What Is Buddhism – How I Killed The Buddha And Got Away With Murder

It is better to travel well than to arrive.
~ Buddha

What is Buddhism? I hope by the end of this article you will have a clearer understanding about what Buddhism is. But more importantly I hope that you’ll understand how Buddhism can help you achieve greeter success and piece in your life without struggling with attachment.

Before we get into the nuts and bolts, or at least a brief overview of Buddhism I want to draw your attention to the Zen koan that made up the second part of my title.

A koan is a fundamental part of Japanese Zen Buddhism in which a story, dialogue, statement or question that seems nonsensical cannot be understood through rational thought. As such, the meditating upon such a koan can offer insight through intuition or lateral thinking.

Perhaps the most common koan that many of us have heard is “What is the sound of one hand clapping?”

I’m not going to answer that one for you, it is for you to determine. But my koan “how I killed the Buddha and got away with murder” I will answer for you. But first, let us come full circle and understand what Buddhism is all about.

Buddhism for me might be something different than for you. If you’d like to explore an understanding of Buddhism as well as the major Buddhist sects, I highly recommend Buddhism for Dummies. This will give you a great start from which to explore deeper aspects of Buddhism if you so choose.

I am not a Buddhist. Though I do appreciate many of the teachings and insights offered by Buddhism.

Buddhism is an Eastern religion that was founded around 2,500 years ago. Predating Christianity it was founded by Siddhartha Gautama who was a rich Nepalese prince.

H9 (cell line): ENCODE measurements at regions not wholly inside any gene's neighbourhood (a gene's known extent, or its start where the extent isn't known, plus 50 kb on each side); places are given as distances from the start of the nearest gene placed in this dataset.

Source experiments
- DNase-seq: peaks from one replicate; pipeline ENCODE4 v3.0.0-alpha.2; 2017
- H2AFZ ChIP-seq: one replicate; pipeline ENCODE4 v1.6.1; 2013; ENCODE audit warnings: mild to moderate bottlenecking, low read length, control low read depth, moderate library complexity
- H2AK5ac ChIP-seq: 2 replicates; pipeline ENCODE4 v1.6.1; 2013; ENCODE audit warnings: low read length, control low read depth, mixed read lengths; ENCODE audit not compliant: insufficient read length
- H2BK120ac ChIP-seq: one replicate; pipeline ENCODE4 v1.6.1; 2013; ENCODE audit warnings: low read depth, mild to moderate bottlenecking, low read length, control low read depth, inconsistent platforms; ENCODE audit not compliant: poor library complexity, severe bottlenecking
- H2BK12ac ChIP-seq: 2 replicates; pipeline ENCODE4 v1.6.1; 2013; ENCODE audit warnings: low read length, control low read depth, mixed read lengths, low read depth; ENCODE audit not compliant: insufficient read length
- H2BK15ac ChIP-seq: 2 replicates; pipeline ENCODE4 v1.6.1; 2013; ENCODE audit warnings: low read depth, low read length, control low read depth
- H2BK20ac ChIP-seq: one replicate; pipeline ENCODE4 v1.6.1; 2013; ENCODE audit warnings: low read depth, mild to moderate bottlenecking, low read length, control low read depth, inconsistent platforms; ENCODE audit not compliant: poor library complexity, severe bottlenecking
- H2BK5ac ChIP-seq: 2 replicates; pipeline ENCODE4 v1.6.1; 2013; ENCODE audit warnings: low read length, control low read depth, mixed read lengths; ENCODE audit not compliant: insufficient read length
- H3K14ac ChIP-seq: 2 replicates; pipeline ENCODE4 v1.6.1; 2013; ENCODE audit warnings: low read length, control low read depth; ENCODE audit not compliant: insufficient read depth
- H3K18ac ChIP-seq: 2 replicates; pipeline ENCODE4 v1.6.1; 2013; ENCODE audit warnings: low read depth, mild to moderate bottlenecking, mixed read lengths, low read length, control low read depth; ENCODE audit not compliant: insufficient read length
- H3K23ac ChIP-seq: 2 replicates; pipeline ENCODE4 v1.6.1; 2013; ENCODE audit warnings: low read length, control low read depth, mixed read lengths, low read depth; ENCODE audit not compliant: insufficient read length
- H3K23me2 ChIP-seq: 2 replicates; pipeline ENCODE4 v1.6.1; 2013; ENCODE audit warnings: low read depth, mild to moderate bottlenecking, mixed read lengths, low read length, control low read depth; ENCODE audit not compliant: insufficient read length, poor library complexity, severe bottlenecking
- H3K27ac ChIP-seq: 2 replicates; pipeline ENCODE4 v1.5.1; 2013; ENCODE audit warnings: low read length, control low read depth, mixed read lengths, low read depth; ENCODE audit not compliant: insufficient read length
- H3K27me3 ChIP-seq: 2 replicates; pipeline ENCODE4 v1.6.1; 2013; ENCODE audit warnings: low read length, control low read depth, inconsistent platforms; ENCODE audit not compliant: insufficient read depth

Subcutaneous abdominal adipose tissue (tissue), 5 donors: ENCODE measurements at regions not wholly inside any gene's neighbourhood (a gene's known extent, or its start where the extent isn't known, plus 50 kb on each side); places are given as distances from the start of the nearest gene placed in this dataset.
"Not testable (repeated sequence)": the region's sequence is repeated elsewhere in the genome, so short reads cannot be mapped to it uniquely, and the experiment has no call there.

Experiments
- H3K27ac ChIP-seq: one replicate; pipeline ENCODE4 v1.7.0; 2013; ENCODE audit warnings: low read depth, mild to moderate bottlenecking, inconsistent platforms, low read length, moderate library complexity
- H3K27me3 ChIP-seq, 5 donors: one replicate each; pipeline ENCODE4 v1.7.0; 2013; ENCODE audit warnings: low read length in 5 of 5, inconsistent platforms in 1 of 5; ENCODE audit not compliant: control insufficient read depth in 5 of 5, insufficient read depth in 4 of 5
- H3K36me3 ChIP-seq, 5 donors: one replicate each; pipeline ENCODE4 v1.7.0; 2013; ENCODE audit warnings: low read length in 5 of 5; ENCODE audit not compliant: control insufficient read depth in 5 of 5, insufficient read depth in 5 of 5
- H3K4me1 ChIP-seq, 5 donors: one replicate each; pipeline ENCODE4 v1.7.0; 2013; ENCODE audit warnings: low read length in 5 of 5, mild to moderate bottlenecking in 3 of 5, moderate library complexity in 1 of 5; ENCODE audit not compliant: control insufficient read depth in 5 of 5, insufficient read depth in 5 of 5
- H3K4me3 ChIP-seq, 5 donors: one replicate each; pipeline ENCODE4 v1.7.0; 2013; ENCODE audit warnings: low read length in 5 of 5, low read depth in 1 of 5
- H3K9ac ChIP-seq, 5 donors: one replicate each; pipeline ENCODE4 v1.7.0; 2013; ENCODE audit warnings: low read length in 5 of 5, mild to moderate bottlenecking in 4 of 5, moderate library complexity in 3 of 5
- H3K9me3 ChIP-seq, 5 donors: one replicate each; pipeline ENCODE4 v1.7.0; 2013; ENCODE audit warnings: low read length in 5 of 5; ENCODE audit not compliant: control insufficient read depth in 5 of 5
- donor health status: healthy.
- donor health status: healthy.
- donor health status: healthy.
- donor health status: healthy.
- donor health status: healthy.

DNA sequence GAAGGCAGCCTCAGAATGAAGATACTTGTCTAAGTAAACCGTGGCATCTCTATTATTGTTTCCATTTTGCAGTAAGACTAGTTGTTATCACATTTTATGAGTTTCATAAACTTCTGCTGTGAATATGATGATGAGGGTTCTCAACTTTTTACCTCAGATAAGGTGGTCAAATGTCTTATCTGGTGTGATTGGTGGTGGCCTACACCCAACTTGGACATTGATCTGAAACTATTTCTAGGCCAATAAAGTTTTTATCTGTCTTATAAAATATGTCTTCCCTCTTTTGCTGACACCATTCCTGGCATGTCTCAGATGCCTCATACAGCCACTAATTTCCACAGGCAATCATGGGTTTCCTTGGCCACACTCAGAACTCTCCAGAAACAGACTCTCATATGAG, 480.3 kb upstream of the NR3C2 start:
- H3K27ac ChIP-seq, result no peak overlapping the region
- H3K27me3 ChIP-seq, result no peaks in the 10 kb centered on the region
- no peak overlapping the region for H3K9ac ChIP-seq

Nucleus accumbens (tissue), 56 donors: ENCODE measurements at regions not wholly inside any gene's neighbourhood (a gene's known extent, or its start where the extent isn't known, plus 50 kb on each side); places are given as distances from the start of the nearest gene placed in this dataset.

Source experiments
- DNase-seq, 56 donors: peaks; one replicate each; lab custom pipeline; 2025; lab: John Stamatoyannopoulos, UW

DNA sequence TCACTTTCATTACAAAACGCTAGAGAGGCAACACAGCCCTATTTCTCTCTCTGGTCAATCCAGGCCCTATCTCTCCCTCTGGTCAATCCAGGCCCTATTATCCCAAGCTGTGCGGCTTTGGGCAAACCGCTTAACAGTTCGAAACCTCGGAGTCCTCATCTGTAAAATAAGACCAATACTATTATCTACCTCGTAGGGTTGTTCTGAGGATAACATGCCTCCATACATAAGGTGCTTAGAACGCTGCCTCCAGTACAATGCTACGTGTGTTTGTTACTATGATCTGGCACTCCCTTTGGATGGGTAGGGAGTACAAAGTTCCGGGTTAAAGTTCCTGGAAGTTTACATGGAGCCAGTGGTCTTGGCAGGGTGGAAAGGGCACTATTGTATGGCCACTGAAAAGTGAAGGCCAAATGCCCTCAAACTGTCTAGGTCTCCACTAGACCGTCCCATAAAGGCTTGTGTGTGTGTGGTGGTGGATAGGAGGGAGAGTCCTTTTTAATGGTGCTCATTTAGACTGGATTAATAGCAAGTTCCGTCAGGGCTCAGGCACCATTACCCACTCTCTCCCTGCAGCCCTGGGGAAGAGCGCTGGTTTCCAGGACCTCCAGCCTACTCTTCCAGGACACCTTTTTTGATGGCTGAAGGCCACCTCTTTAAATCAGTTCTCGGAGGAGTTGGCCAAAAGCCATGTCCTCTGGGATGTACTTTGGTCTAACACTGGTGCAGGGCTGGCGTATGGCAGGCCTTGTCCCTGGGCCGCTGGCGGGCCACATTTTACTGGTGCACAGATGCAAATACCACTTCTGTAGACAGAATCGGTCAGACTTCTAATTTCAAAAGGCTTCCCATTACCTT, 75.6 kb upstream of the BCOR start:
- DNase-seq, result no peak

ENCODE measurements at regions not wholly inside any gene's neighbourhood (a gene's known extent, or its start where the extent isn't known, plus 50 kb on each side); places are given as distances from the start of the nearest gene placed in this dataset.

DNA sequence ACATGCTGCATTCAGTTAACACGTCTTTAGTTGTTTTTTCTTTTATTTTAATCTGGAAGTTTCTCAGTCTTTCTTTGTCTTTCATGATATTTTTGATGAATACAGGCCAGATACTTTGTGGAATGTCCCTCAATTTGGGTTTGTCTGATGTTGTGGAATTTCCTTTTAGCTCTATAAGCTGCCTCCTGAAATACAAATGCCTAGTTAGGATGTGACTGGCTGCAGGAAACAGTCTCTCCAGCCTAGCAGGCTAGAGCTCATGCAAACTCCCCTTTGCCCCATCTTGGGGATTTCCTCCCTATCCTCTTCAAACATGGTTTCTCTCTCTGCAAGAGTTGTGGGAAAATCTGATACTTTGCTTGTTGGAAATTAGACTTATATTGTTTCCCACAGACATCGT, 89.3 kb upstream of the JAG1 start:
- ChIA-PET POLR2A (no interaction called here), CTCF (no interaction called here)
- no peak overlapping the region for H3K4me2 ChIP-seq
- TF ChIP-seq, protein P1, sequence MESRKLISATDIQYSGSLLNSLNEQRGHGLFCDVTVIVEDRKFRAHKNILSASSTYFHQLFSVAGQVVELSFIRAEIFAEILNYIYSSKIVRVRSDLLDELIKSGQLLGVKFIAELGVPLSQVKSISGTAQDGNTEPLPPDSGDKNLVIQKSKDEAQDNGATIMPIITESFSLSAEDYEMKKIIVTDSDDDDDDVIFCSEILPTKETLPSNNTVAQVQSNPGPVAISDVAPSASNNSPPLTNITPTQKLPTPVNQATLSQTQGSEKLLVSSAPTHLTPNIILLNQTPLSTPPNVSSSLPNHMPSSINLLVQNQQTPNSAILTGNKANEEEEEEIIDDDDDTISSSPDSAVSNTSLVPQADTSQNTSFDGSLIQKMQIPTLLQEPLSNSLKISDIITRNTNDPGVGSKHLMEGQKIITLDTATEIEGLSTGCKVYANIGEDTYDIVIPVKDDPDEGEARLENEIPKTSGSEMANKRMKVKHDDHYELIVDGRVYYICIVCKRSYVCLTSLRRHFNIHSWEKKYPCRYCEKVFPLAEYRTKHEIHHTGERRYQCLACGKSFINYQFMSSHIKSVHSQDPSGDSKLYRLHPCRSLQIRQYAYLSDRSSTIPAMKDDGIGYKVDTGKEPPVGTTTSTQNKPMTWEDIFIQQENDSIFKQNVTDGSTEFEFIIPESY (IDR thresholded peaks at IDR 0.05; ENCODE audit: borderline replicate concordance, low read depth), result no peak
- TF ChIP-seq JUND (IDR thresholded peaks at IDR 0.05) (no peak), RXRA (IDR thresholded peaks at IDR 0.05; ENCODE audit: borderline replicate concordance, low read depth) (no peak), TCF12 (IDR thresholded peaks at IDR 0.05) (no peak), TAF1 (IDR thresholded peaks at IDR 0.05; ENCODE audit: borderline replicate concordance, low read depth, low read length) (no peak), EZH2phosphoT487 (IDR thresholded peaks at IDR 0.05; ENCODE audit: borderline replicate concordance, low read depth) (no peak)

As an aside, a great book worth reading that has some Buddhist undertones is the Herman Hesse novel Siddhartha.

Anyway, Siddhartha who originally trained under the Yogic tradition, which was quite ascetic, decided to abandon such practice and instead spent some time meditating on the meaning of life under a bodhi tree. They called it a bodhi tree when in fact it was a fig tree.

The word bodhi means enlightenment or awakened and is a Sanskrit word. Because Siddhartha became enlightened or awakened underneath this fig tree, it became known as the bodhi tree or tree of enlightenment.

He was apparently around 35 years old when this happened and at that time became known as Buddha or enlightened one.

He became enlightened, at least in my opinion, to some extent because he came to understand the 4 Noble Truths which are the major tenets or teachings of Buddhism.

These 4 Noble Truths are: 1. Life means suffering. 2. The origin of suffering is attachment. 3. The ending of suffering is attainable and 4. The path to ending suffering is the Eightfold Path.

So we need to understand the Eightfold Path too. The Eightfold Path is a roadmap about how we should conduct ourselves if we are seekers in search of enlightenment and awakening. This Eightfold Path is actually like an instruction manual upon which you can learn to conduct your life so that you avoid and eventually eradicate suffering and become enlightened.

Sounds easy but it’s not. Here is the Eightfold Path:

1. Right View
2. Right Intention
3. Right Speech
4. Right Action
5. Right Livelihood
6. Right Effort
7. Right Mindfulness
8. Right Concentration

For a more detailed explanation you can follow that link up above.